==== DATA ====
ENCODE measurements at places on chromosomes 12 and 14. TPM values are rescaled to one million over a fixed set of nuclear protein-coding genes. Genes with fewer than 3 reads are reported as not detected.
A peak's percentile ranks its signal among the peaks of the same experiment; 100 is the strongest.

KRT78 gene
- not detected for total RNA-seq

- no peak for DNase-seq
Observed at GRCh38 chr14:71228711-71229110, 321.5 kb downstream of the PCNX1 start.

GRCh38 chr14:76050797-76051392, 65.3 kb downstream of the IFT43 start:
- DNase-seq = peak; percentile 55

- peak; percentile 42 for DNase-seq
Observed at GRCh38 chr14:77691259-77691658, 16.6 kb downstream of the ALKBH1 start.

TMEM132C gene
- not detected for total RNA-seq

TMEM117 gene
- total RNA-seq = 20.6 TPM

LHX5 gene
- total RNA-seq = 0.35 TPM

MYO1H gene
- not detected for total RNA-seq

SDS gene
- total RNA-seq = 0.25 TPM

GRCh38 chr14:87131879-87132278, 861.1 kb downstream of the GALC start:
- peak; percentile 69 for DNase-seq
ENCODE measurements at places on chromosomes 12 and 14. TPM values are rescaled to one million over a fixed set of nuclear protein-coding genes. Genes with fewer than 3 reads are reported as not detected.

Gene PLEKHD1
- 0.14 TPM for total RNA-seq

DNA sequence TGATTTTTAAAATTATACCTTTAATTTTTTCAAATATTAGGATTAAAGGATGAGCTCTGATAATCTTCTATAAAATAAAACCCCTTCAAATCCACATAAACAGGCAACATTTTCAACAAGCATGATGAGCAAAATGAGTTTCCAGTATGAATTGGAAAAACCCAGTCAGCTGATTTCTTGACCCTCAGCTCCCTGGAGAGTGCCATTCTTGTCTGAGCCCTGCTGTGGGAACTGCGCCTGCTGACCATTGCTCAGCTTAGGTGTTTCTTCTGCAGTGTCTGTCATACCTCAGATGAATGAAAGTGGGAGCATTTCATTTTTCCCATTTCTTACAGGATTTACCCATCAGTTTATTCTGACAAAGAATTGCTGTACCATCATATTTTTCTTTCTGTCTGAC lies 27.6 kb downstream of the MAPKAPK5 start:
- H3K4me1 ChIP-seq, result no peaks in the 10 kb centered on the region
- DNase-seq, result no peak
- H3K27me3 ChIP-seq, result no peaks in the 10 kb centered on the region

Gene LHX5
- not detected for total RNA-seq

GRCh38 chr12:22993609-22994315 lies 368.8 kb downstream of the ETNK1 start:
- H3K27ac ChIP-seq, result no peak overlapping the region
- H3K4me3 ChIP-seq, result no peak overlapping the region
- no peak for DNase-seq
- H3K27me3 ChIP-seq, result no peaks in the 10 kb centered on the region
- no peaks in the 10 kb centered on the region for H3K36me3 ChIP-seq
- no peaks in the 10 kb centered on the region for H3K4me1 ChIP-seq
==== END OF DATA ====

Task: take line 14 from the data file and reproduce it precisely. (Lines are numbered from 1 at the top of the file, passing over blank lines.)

- total RNA-seq = 20.6 TPM